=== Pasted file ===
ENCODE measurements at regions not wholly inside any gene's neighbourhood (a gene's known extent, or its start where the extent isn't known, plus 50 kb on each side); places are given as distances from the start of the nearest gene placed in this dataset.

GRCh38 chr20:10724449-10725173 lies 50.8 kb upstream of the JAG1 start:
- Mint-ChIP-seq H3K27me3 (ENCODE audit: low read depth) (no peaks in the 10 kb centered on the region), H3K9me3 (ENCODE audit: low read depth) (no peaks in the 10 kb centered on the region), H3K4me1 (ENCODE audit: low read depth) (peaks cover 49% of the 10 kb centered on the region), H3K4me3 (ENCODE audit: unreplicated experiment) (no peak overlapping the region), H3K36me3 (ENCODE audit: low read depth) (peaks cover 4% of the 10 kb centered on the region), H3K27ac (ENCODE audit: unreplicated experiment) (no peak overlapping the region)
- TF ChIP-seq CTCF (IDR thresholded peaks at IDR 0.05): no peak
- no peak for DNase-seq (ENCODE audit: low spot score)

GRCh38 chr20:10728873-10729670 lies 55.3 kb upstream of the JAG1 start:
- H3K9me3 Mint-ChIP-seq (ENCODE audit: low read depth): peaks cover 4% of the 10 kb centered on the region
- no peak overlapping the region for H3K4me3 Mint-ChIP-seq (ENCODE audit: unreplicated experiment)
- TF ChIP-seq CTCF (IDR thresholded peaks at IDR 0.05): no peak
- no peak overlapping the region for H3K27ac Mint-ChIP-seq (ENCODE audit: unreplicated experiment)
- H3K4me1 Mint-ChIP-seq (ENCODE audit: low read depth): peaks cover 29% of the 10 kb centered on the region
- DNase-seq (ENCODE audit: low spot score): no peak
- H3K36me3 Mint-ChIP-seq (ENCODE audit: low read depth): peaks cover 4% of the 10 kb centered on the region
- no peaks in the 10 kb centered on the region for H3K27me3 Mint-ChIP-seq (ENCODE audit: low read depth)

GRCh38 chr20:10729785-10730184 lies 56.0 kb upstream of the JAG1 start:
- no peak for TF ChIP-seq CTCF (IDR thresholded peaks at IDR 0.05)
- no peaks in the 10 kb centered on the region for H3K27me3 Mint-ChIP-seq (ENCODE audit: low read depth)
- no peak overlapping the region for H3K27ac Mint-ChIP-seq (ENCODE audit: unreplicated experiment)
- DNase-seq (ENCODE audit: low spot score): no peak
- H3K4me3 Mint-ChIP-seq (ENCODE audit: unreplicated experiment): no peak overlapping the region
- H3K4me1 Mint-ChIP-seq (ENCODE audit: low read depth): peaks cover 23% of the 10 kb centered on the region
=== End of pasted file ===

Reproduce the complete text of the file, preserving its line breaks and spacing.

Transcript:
ENCODE measurements at regions not wholly inside any gene's neighbourhood (a gene's known extent, or its start where the extent isn't known, plus 50 kb on each side); places are given as distances from the start of the nearest gene placed in this dataset.

GRCh38 chr20:10724449-10725173 lies 50.8 kb upstream of the JAG1 start:
- Mint-ChIP-seq H3K27me3 (ENCODE audit: low read depth) (no peaks in the 10 kb centered on the region), H3K9me3 (ENCODE audit: low read depth) (no peaks in the 10 kb centered on the region), H3K4me1 (ENCODE audit: low read depth) (peaks cover 49% of the 10 kb centered on the region), H3K4me3 (ENCODE audit: unreplicated experiment) (no peak overlapping the region), H3K36me3 (ENCODE audit: low read depth) (peaks cover 4% of the 10 kb centered on the region), H3K27ac (ENCODE audit: unreplicated experiment) (no peak overlapping the region)
- TF ChIP-seq CTCF (IDR thresholded peaks at IDR 0.05): no peak
- no peak for DNase-seq (ENCODE audit: low spot score)

GRCh38 chr20:10728873-10729670 lies 55.3 kb upstream of the JAG1 start:
- H3K9me3 Mint-ChIP-seq (ENCODE audit: low read depth): peaks cover 4% of the 10 kb centered on the region
- no peak overlapping the region for H3K4me3 Mint-ChIP-seq (ENCODE audit: unreplicated experiment)
- TF ChIP-seq CTCF (IDR thresholded peaks at IDR 0.05): no peak
- no peak overlapping the region for H3K27ac Mint-ChIP-seq (ENCODE audit: unreplicated experiment)
- H3K4me1 Mint-ChIP-seq (ENCODE audit: low read depth): peaks cover 29% of the 10 kb centered on the region
- DNase-seq (ENCODE audit: low spot score): no peak
- H3K36me3 Mint-ChIP-seq (ENCODE audit: low read depth): peaks cover 4% of the 10 kb centered on the region
- no peaks in the 10 kb centered on the region for H3K27me3 Mint-ChIP-seq (ENCODE audit: low read depth)

GRCh38 chr20:10729785-10730184 lies 56.0 kb upstream of the JAG1 start:
- no peak for TF ChIP-seq CTCF (IDR thresholded peaks at IDR 0.05)
- no peaks in the 10 kb centered on the region for H3K27me3 Mint-ChIP-seq (ENCODE audit: low read depth)
- no peak overlapping the region for H3K27ac Mint-ChIP-seq (ENCODE audit: unreplicated experiment)
- DNase-seq (ENCODE audit: low spot score): no peak
- H3K4me3 Mint-ChIP-seq (ENCODE audit: unreplicated experiment): no peak overlapping the region
- H3K4me1 Mint-ChIP-seq (ENCODE audit: low read depth): peaks cover 23% of the 10 kb centered on the region